Derek Walcott reads poetry at the 2008  Nature Island Literary Festival and Book Fair
Derek Walcott reads poetry at the 2008 Nature Island Literary Festival and Book Fair

Another Caribbean great is called to the Great Beyond and again there was no fanfare.

"And what can we recall of a dead slave or two

Except that when we punctuate our island tale

They swing like sighs across the brutal

Sentences, and anger pauses

Till they pass away". This, above, was Dennis Scott in the poem titled simply "Epitaph", a poem that many CSEC students would be all too familiar with. This poet epitomizes what happens to, not just the slaves of that era, but the new slavery and mentality of those same slave descendants one would at least pause to acknowledge or pay homage to. But no, Sir Derek Walcott passed and only a one-minute mention on DBS regional news…

"And what can we tell of a dead slave or two…"

Derek Walcott, a St Lucian, died at the age of 87 at his home in Gros Islet. He was arguably the greatest literary mind and poet of the Caribbean and the world. The whole world acknowledged, sent tributes when he was summoned by a Greater Power on March 17th 2017 and in Dominica as in many parts of our region 'silence screamed'.

No one paid tribute, no minister, no one from academia or a cultural activist had anything to say about a man who received the 1990 Nobel Prize for Literature and at the pinnacle of his career he received scores of accolades in the USA , London, at numerous book and literary festivals and organizations worldwide.

Sir Walcott best work, at least most of his critics have agreed, lies in the verses of the epic piece OMEROS – a total of seven books consisting of 64 chapters in which the region, and of course his own St Lucian home, comes alive through the language, and imagery captured in formalized classical poetry, (the Queen's English) and even creole, the myths and beliefs of ordinary characters such as fishermen.

This is an extraordinary piece of work published in 1990 which propelled him as one of the greatest poets of our time and a Nobel laurate.

Thankfully I had the rare opportunity of being taught, albeit for a few hours, in a workshop setting sometime in the mid 90's at the University of Miami. Jeno Jacob and Gerald Latouché of Dominica who also received a creative writing fellowship to that University that year would fondly remember the wealth of knowledge gain through the tutorship of Professor Mervin Morris and guest lecturer Derek Walcott.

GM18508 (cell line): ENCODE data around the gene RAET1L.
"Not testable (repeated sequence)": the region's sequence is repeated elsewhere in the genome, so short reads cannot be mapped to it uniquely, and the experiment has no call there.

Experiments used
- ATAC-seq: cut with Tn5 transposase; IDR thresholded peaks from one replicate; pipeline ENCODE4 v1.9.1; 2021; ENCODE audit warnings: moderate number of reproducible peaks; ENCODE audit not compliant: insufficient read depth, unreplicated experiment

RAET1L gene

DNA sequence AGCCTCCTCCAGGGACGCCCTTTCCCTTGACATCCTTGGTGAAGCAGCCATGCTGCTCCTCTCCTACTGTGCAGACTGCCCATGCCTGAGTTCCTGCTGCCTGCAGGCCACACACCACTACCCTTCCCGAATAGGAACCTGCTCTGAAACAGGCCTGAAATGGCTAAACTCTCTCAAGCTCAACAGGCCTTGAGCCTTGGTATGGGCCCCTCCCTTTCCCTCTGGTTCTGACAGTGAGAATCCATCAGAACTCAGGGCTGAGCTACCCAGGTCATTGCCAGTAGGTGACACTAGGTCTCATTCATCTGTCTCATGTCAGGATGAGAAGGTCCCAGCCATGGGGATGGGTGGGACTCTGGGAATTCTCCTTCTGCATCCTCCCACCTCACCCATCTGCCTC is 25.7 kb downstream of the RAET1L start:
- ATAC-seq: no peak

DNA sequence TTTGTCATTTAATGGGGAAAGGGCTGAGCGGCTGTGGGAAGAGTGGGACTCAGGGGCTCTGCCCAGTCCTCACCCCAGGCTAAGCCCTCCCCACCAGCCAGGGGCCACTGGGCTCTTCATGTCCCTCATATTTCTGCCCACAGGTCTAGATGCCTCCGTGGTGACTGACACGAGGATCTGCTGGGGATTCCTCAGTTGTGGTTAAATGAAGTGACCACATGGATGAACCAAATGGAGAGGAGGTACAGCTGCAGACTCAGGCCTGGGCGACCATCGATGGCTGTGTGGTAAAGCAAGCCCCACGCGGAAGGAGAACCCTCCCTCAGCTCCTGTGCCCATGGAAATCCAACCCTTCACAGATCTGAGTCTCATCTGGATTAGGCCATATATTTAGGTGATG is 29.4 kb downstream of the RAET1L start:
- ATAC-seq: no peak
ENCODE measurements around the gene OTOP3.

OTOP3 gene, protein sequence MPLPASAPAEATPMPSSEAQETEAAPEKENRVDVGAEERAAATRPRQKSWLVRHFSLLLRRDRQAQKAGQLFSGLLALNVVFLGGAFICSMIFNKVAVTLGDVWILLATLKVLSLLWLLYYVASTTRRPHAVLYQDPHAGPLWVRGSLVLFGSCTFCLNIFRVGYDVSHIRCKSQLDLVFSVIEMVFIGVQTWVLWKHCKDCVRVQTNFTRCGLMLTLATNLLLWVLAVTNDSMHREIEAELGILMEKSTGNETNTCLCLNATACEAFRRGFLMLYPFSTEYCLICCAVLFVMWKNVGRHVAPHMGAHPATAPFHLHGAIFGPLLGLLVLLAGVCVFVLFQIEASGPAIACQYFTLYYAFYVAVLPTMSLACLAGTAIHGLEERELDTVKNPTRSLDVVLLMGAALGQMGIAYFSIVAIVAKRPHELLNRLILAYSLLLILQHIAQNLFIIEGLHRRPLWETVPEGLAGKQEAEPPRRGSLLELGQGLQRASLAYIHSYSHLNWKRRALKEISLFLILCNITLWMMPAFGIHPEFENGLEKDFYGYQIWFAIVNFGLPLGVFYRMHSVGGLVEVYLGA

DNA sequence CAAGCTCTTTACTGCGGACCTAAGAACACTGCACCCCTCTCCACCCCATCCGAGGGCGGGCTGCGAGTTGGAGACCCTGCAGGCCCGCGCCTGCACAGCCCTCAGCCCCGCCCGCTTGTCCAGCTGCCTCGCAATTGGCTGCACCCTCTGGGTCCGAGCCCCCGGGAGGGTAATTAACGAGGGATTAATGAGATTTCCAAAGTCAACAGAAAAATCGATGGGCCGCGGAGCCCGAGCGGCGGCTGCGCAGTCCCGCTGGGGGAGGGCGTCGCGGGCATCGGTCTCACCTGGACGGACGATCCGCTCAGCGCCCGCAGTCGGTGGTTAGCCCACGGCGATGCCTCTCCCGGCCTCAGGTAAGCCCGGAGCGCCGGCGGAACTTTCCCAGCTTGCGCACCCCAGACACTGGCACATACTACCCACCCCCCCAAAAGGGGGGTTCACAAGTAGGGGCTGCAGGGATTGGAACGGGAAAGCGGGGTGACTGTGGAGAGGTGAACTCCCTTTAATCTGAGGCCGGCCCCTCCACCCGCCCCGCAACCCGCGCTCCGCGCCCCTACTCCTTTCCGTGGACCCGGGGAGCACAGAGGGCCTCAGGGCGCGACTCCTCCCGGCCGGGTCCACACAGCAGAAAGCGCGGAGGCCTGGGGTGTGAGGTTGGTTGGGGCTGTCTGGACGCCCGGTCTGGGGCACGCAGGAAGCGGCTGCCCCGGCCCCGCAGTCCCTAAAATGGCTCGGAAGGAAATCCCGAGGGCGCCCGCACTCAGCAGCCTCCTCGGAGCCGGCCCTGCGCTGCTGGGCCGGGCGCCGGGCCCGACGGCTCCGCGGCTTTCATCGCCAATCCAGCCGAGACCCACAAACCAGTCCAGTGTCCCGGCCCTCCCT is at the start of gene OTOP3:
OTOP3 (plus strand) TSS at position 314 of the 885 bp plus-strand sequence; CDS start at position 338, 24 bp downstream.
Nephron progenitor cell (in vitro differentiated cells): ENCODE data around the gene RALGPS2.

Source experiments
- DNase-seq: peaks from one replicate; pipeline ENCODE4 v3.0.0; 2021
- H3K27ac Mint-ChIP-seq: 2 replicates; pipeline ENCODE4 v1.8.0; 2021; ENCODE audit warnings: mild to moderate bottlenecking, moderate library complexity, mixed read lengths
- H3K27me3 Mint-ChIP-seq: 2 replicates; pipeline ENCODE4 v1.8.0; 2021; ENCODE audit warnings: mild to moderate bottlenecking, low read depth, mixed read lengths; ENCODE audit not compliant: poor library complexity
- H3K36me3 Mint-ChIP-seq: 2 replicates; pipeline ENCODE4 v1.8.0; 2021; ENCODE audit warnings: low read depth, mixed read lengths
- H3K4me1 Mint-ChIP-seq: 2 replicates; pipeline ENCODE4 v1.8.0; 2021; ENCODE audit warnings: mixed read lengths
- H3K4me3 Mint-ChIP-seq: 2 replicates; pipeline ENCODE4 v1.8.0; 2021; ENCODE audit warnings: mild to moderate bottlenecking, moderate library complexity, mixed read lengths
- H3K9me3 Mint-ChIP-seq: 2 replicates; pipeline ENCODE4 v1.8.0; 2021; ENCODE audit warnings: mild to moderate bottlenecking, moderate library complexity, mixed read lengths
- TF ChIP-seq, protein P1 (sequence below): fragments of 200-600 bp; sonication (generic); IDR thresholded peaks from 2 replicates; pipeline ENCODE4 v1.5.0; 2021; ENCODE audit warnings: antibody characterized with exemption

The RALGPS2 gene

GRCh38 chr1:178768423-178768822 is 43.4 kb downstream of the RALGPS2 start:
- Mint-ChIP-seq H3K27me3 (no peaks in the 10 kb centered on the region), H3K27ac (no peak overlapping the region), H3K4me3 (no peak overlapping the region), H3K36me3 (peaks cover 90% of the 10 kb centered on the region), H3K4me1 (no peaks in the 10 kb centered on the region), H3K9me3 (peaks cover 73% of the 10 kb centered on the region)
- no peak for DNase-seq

Like everyone else Sir Walcott was human and had his failings from a legal standpoint and I could tell you he is one who expressed in no uncertain terms his disgust for anything which was not classic. So performance poetry, or those which feature certain musical and rhythmic structures, he was quite dismissive and I dear say , quite blunt in his scathing remarks some years ago when he came to Dominica as the esteemed personality for the Literary and Book Festival piloted by another great Caribbean son, Alwin Bully.

Nonetheless, we must acknowledge and revere people; we educators and teachers of English A and English B, we owe it to our students- we should no allow Walcott's death to pass without one utterance or reflection in the classroom or otherwise.

How dare we study and read 'A lesson for this Sunday', 'le loupgarou', " A letter from Brooklyn', 'St Lucia's first communion' Phenomenal Woman, Still I Rise, The Road Not Taken, If You Forget Me, ... and the inexhaustible list just goes on.

Even Oprah Winfrey touted as the richest woman in America and one of the most illustrious in the world, took time off to reminisce an even recited " Love after Love" on one of her shows and revealed that this poem hung on her mantel piece and she wake up every morning to the inscribed words of Sir Derek Walcott. Love after Love

The time will come

when, with elation

you will greet yourself arriving

at your own door, in your own mirror

and each will smile at the other's welcome,

and say, sit here. Eat.

You will love again the stranger who was yourself.

Give wine. Give bread. Give back your heart

to itself, to the stranger who has loved you

all your life, whom you ignored

for another, who knows you by heart.

Take down the love letters from the bookshelf,

the photographs, the desperate notes,

peel your own image from the mirror.

Sit. Feast on your life.

May his soul rest in peace.

DEREK WALCOTT 1930-20017.